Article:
- Review Price: £2024.53
To be honest, this seemed a bit cheeky to us – and certainly didn’t help us feel any better disposed towards the Z800 than we were towards the rather average Z700.
So it’s with a feeling of suspicion that we position Sanyo’s PLV-Z4000 on our projector stand. Will this step-up three-LCD model turn out to just be last year’s Z3000 with a lower standby power consumption?
Actually, yes. Or at least that appears to be the case from detailed scrutiny of both its performance and its spec sheet. It’s possible Sanyo might have introduce the odd firmware tweak here or there since March 2009‘s Z3000 review, but if so, nobody’s boasting about it.
Upon discovering all this, we actually considered not reviewing the Z4000. But then the more we thought about it, the more a review seemed necessary. For a start, we really felt that Sanyo’s dubious policy of using a completely new model number to signify what is, in truth, the very tiniest of changes needed to be highlighted.
Don’t forget by way of comparison that when BenQ launched a revamped version of its W1000 projector recently, it just stuck a + sign on the end of the original name – despite the fact that in reality, the new W1000’s innards were quite a radical improvement on those of the original model. Sanyo’s ‘improvements’ to the Z3000 are so minute by comparison that frankly we don’t think they warrant any change in the projector’s name at all.
In other words, if you can find a Z3000 going cheap on account of the ‘new model’ hitting town, get that instead…
The other good reason for looking at the Z4000 is that it’s worth seeing how its performance holds up against the competition that’s emerged in the 18 months or so since its chassis first appeared in Z3000 guise.
The first thing to say about the Z4000 is that it’s arguably even uglier than the Z800. It’s just a big lump of plastic, really, with its grey finish having even less charm than the cream finish of its cheaper sibling.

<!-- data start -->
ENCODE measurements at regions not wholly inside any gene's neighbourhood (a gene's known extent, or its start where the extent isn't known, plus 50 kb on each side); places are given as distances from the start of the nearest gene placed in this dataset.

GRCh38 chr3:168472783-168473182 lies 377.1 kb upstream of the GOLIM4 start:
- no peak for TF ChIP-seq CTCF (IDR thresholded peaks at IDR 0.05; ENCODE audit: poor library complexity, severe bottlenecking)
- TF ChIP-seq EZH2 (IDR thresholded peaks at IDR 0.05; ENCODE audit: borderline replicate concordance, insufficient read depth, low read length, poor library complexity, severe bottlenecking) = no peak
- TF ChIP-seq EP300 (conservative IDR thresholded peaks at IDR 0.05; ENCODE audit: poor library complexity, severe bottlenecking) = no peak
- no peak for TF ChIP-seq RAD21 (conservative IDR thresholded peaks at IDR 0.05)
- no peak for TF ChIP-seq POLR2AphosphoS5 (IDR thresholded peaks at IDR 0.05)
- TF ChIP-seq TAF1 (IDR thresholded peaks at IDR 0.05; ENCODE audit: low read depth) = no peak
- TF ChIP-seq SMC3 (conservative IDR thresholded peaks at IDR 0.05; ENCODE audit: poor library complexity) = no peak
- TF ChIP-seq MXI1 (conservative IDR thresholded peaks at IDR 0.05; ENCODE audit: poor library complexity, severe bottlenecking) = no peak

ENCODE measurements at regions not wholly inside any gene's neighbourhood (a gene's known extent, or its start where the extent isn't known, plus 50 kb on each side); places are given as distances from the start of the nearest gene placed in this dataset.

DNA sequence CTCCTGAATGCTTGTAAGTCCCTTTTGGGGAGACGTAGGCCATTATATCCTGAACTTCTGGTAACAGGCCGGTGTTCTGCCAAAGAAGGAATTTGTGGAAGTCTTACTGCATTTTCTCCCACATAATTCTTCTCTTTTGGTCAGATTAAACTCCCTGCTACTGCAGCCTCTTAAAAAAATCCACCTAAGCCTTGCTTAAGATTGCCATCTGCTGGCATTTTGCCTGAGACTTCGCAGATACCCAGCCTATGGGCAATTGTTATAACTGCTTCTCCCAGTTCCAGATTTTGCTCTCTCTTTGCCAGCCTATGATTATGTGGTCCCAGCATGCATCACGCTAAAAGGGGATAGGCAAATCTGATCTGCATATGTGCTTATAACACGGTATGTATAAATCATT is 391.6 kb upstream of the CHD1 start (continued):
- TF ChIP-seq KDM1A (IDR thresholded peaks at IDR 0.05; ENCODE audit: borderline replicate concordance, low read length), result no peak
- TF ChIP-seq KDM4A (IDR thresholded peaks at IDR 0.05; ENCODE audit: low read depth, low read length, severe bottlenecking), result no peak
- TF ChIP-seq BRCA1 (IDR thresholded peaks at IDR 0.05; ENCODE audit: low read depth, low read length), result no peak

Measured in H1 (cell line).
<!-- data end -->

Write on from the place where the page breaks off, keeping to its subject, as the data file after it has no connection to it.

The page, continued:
The only slightly cool thing about its design is the way a cover slides automatically over the lens when you power the projector down, or slides open when you turn it on. Woo.
The Z4000’s connections live up to today’s projection standards. Most significantly, you get two HDMIs for receiving digital HD sources. But there are also notably a couple of component video inputs, and a D-Sub PC port. A 12V trigger output is perhaps the only thing missing from the connections list that we might reasonably have expected to find.
Setting the Z4000 is superbly straightforward – or at least, that’s the case when it comes to simply getting the right sized image looking geometrically accurate on your screen. There’s plenty of optical zoom to cope with different throw distances, while really simple horizontal and vertical image shift wheels down the projector’s side remove the need for nasty digital keystone image manipulation. In an ideal world, the wheels’ response to your turns would be less baggy and so allow for more precise movements. But this is a pretty small point really.
After this impressively straightforward start, though, the Z4000 careens in totally the opposite direction when it comes to picture calibration. For a start, its presets are uniformly, inexplicably rubbish. The ‘cinema’-based settings all remove too much brightness from the picture, so images lack ‘pop’ and look low on subtle details in dark areas. Yet the Dynamic and Living settings, with their emphasis on brightness, both feature rank colour settings, with far too much emphasis on yellow.
The remaining ‘Natural’ mode, meanwhile, injects too much red and orange into pictures for them to even remotely live up to the preset’s name.
Of course, it’s not especially unusual for a projector’s presets to be pretty unsatisfying. But the Z4000’s are particularly bad – making it all the more aggravating that the Z4000 is also unusually tough to calibrate.
Part of our frustration stems from the way the projector doesn’t provide separate colour gain and offset controls. But the colour management tools it does provide are also unusually presented and seemed to us to be rather tortuous, making correcting the numerous out-of-the-box errors a chore.